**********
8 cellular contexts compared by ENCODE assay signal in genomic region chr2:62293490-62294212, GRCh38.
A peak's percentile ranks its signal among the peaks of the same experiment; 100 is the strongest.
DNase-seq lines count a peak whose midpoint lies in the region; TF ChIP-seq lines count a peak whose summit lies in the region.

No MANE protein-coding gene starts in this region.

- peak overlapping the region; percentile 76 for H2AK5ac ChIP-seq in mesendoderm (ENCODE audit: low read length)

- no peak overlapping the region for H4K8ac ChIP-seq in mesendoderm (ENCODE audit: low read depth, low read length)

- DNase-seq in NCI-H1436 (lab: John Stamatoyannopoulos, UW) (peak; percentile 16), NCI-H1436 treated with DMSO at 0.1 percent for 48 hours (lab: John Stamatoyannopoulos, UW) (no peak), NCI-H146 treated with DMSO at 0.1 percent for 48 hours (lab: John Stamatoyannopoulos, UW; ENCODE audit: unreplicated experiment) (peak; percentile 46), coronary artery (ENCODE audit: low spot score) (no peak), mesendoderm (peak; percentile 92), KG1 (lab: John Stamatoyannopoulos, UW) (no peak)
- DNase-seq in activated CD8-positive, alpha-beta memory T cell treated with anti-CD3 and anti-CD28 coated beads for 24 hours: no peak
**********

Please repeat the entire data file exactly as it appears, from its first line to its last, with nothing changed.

8 cellular contexts compared by ENCODE assay signal in genomic region chr2:62293490-62294212, GRCh38.
A peak's percentile ranks its signal among the peaks of the same experiment; 100 is the strongest.
DNase-seq lines count a peak whose midpoint lies in the region; TF ChIP-seq lines count a peak whose summit lies in the region.

No MANE protein-coding gene starts in this region.

- peak overlapping the region; percentile 76 for H2AK5ac ChIP-seq in mesendoderm (ENCODE audit: low read length)

- no peak overlapping the region for H4K8ac ChIP-seq in mesendoderm (ENCODE audit: low read depth, low read length)

- DNase-seq in NCI-H1436 (lab: John Stamatoyannopoulos, UW) (peak; percentile 16), NCI-H1436 treated with DMSO at 0.1 percent for 48 hours (lab: John Stamatoyannopoulos, UW) (no peak), NCI-H146 treated with DMSO at 0.1 percent for 48 hours (lab: John Stamatoyannopoulos, UW; ENCODE audit: unreplicated experiment) (peak; percentile 46), coronary artery (ENCODE audit: low spot score) (no peak), mesendoderm (peak; percentile 92), KG1 (lab: John Stamatoyannopoulos, UW) (no peak)
- DNase-seq in activated CD8-positive, alpha-beta memory T cell treated with anti-CD3 and anti-CD28 coated beads for 24 hours: no peak